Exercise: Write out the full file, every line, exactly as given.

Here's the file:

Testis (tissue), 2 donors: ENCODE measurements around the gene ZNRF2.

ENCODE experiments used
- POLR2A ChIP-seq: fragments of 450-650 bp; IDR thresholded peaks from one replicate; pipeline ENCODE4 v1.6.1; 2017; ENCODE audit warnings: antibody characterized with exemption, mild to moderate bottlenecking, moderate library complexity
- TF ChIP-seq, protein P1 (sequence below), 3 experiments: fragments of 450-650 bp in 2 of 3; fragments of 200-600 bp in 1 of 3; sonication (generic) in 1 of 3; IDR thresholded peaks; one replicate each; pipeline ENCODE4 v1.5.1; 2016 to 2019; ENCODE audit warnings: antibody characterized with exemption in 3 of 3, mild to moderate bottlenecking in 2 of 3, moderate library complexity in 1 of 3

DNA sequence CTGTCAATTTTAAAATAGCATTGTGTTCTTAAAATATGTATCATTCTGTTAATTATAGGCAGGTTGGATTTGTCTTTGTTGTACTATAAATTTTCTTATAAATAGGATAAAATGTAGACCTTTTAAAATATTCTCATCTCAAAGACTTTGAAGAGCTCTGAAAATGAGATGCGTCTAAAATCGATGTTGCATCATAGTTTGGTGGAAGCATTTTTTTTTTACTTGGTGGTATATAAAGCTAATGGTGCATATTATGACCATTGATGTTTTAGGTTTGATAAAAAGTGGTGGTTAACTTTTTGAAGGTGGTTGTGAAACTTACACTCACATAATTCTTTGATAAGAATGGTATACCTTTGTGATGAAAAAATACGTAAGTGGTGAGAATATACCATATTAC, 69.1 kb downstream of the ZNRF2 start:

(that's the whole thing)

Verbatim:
Testis (tissue), 2 donors: ENCODE measurements around the gene ZNRF2.

ENCODE experiments used
- POLR2A ChIP-seq: fragments of 450-650 bp; IDR thresholded peaks from one replicate; pipeline ENCODE4 v1.6.1; 2017; ENCODE audit warnings: antibody characterized with exemption, mild to moderate bottlenecking, moderate library complexity
- TF ChIP-seq, protein P1 (sequence below), 3 experiments: fragments of 450-650 bp in 2 of 3; fragments of 200-600 bp in 1 of 3; sonication (generic) in 1 of 3; IDR thresholded peaks; one replicate each; pipeline ENCODE4 v1.5.1; 2016 to 2019; ENCODE audit warnings: antibody characterized with exemption in 3 of 3, mild to moderate bottlenecking in 2 of 3, moderate library complexity in 1 of 3

DNA sequence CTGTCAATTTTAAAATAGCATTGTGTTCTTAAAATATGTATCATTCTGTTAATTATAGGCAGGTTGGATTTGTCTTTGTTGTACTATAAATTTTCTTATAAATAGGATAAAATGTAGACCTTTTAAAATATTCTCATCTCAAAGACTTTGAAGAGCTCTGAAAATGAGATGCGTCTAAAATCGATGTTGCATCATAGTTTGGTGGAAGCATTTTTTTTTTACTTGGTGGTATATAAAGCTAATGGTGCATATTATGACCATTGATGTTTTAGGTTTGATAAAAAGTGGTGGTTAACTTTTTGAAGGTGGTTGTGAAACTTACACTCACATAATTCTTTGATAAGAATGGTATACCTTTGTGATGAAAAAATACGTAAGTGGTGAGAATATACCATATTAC, 69.1 kb downstream of the ZNRF2 start: